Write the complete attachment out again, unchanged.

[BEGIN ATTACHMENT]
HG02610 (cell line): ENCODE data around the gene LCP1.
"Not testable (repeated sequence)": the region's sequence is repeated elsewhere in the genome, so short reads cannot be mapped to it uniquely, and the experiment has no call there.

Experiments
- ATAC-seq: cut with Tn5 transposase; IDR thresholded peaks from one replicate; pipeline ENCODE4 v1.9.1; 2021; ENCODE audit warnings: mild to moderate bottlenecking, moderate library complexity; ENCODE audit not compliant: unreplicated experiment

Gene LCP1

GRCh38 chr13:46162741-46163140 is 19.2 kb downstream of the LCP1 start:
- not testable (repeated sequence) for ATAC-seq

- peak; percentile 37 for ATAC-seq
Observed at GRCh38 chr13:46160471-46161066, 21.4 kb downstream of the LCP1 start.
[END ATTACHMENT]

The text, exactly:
HG02610 (cell line): ENCODE data around the gene LCP1.
"Not testable (repeated sequence)": the region's sequence is repeated elsewhere in the genome, so short reads cannot be mapped to it uniquely, and the experiment has no call there.

Experiments
- ATAC-seq: cut with Tn5 transposase; IDR thresholded peaks from one replicate; pipeline ENCODE4 v1.9.1; 2021; ENCODE audit warnings: mild to moderate bottlenecking, moderate library complexity; ENCODE audit not compliant: unreplicated experiment

Gene LCP1

GRCh38 chr13:46162741-46163140 is 19.2 kb downstream of the LCP1 start:
- not testable (repeated sequence) for ATAC-seq

- peak; percentile 37 for ATAC-seq
Observed at GRCh38 chr13:46160471-46161066, 21.4 kb downstream of the LCP1 start.